Ontario’s chief medical officer is accusing Niagara Region’s acting medical officer of health of not taking on proper consultation in formulating a back to school plan amid the current wave of the COVID-19 pandemic.
In a letter, Dr. Kieran Moore suggested Dr. Mustafa Hirji’s approach to the return of in-person learning and child care failed to properly vet measures with Public Health Ontario, the Ministry of Education, and two other provincial outlets.
Moore targeted three local public health guidelines — CO2 levels in classrooms, dismissal of classroom cohorts and medical exemptions for masks — in his correspondence with Hirji dated Jan. 15.
“The memos describe the severity of illness and high-risk from the Omicron variant without providing any evidence to support this claim and contrary to the best evidence available of the reduced risk on morbidity and mortality in the pediatric population,” Moore wrote.
He went on to question why the AMOH would state that only 25 per cent of youth acquire COVID infections while at school versus a 75-per cent risk in the community.
“This statement would indicate schools are significantly a safer location for children and youth to be,” said Moore.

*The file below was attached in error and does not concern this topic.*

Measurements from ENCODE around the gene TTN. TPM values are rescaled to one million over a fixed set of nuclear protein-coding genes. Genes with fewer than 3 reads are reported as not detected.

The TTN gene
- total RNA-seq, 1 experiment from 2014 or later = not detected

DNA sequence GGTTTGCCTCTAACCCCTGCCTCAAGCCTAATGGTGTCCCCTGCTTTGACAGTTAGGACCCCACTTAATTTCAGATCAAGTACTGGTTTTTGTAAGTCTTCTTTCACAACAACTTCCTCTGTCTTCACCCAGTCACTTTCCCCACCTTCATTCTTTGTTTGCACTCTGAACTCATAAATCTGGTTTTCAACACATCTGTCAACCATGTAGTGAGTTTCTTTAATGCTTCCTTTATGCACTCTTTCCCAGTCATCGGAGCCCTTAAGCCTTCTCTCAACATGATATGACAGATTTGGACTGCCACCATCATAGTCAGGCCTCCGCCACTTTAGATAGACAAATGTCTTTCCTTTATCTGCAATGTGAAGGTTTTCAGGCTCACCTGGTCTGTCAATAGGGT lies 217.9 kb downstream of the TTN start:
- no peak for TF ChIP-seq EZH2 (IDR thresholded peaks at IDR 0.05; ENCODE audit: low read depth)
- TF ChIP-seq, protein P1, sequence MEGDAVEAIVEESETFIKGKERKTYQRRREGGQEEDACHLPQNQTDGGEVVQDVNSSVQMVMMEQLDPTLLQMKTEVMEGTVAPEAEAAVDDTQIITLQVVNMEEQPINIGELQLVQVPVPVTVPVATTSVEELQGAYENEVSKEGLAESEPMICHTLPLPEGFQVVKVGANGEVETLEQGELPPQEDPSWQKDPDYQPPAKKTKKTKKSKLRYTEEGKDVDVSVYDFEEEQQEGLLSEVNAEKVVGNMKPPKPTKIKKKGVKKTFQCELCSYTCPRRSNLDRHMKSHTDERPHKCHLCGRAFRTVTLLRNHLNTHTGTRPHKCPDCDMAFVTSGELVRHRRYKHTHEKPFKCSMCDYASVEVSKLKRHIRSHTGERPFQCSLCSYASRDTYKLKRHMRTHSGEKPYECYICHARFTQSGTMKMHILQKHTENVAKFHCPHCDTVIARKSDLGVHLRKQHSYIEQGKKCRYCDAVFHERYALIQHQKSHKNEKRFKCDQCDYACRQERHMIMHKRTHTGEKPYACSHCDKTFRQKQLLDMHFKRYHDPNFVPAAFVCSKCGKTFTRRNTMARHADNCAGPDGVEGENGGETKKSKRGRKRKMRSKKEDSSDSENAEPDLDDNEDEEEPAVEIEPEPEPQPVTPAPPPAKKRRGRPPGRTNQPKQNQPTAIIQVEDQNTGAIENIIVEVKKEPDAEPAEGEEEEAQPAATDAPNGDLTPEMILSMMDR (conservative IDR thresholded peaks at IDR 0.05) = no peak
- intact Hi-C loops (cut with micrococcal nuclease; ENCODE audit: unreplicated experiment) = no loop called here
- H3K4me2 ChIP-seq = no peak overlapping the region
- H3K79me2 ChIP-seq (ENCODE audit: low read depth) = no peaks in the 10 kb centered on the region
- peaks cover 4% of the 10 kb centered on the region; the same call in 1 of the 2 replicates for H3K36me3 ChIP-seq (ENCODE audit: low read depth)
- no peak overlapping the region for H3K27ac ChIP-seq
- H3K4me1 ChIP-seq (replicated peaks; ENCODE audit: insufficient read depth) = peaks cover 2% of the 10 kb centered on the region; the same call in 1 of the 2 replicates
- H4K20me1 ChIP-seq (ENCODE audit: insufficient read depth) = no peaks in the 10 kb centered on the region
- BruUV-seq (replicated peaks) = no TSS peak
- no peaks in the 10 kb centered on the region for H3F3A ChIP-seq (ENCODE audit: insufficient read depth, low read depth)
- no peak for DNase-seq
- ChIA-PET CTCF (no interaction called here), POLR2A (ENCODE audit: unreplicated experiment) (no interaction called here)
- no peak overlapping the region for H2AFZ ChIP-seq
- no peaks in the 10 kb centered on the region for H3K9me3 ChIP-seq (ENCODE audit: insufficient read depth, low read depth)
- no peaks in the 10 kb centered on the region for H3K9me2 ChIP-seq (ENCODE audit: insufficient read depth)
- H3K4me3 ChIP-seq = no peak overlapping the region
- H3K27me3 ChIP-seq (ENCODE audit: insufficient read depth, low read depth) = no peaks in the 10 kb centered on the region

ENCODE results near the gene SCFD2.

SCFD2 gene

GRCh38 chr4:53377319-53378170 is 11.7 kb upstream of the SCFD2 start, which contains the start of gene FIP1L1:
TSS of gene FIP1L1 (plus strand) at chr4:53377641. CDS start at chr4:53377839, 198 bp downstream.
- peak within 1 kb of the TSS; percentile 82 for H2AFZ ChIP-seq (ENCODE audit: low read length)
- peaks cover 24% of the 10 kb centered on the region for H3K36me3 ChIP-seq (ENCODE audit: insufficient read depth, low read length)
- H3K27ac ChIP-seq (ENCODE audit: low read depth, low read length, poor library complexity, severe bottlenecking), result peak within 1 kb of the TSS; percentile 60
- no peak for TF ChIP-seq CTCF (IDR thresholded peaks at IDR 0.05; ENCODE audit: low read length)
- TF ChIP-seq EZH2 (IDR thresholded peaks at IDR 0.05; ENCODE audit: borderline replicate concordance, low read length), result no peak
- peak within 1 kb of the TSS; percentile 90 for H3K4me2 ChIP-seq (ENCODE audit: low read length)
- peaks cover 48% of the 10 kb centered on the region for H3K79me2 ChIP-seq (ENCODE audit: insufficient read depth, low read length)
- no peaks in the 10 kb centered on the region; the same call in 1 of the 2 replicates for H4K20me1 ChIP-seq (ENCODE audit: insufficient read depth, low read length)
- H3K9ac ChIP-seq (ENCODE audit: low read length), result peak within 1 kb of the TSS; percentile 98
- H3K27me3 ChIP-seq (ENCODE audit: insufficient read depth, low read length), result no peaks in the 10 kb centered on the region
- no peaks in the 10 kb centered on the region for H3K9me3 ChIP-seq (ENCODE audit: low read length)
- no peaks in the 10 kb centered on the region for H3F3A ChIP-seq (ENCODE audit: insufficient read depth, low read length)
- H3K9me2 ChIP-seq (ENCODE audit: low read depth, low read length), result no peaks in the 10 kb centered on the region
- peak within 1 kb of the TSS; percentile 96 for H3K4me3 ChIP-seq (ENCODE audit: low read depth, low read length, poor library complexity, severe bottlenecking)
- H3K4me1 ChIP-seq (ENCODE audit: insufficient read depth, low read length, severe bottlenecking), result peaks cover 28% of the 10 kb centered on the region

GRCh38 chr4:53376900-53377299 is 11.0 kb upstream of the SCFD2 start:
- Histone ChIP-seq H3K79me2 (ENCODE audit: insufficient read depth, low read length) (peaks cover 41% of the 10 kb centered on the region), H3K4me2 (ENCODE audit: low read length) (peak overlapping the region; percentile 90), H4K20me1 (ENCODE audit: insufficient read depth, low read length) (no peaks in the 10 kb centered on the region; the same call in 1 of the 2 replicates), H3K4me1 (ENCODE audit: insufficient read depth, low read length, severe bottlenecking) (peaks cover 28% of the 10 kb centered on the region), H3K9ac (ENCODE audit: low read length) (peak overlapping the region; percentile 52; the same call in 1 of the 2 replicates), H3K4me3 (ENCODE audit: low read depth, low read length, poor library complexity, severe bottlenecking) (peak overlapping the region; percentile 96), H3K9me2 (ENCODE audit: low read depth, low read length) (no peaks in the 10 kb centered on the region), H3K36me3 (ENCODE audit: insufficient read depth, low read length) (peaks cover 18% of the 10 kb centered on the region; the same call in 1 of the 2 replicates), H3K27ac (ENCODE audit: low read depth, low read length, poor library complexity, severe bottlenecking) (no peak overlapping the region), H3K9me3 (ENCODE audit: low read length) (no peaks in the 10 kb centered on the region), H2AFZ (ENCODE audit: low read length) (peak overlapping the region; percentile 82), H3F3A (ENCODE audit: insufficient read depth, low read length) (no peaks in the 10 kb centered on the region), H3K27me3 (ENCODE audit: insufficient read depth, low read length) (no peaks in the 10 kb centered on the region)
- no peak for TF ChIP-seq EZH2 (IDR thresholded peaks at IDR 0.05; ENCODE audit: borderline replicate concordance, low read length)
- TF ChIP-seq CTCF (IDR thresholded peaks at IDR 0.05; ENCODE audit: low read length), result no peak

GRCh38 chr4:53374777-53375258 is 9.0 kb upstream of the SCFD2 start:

“Yet you are placing children and youth in the position to be at home in the community more often than schools and without placing any additional measures to restrict community transmission.”
CO2 monitoring is one initiative in contention as Hirji asked for schools to monitor weekly with a specific reading. Moore suggested there was no correlation between that and viral transmission in any known research and that recent HVAC upgrades by the province were not acknowledged.
Moore also questioned the potential dismissal of class cohorts for seven days amid a case management situation which is in opposition to the province recommendation of isolation of affected populations.
Mandatory medical notes for those unable to wear a mask was also a grievance which Moore insinuated would be paid-out-of-pocket by families affecting those of “lower socioeconomic status.”
In a statement, Hirji told Global News he “appreciated the feedback” but assured the chief Niagara public health has built a “solid foundation” set by provincial guidelines with additions that reflect “local context” and “patterns of spread” in schools.
“We have adapted some of the details of how our recommended measures will be implemented in consideration of the easing workload on our school boards,” Hirji wrote.
“But we’ll be proceeding with these measures in order to give children, teachers, and other school staff additional protection as we successfully resume in-person schooling.”
During the province’s latest COVID update, Moore said he’s been in contact with Niagara public health since the letter and continues a dialogue around “their different approach.”
He said he was also seeking “clarity” from Hirji on school policies as they relate with teachers in a workplace.
“Jurisdictionally, public health positions don’t typically get involved in workplaces, that’s more ministry of labour,” Moore said.
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